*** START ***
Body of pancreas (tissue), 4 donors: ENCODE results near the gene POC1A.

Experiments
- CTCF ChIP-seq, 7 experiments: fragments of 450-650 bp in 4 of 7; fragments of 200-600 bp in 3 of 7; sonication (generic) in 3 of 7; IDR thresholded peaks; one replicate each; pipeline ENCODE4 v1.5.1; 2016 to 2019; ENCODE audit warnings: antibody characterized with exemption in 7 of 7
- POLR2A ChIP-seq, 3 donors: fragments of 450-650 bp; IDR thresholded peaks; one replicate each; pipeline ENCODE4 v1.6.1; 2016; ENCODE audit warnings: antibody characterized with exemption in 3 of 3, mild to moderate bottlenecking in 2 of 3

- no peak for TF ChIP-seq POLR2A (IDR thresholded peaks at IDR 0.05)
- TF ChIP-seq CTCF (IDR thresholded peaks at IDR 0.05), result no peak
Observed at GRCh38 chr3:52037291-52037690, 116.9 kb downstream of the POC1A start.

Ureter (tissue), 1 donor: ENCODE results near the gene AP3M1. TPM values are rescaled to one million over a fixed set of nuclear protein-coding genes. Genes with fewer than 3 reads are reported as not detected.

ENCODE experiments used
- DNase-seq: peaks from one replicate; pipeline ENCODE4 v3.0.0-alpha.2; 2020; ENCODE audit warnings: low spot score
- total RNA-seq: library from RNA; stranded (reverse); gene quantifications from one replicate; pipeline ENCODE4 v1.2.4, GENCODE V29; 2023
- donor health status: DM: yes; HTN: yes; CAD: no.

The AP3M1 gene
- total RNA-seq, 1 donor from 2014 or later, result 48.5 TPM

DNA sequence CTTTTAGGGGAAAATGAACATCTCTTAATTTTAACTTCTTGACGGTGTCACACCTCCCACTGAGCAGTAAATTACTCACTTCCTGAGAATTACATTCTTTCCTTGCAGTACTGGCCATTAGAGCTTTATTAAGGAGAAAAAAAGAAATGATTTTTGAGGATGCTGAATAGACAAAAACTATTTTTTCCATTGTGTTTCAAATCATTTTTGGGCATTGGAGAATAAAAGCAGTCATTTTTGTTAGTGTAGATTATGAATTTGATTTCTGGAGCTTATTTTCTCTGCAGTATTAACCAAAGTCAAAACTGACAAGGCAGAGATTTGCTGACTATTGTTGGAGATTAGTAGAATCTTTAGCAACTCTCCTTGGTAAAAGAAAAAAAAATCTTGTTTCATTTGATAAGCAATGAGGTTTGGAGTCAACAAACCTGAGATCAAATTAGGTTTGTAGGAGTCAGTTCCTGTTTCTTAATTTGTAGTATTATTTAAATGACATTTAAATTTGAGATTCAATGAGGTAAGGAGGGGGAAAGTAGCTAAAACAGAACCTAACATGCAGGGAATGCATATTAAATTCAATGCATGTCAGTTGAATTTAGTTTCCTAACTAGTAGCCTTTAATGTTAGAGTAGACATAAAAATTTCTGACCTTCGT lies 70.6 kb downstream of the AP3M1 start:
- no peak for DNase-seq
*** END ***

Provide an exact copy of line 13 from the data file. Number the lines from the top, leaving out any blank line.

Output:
The AP3M1 gene